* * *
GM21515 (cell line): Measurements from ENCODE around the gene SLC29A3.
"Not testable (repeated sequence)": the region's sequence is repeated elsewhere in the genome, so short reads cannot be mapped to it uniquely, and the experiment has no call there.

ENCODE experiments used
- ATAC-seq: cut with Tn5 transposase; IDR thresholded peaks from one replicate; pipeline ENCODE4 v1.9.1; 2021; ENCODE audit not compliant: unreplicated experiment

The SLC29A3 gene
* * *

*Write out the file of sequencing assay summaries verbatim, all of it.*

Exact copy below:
GM21515 (cell line): Measurements from ENCODE around the gene SLC29A3.
"Not testable (repeated sequence)": the region's sequence is repeated elsewhere in the genome, so short reads cannot be mapped to it uniquely, and the experiment has no call there.

ENCODE experiments used
- ATAC-seq: cut with Tn5 transposase; IDR thresholded peaks from one replicate; pipeline ENCODE4 v1.9.1; 2021; ENCODE audit not compliant: unreplicated experiment

The SLC29A3 gene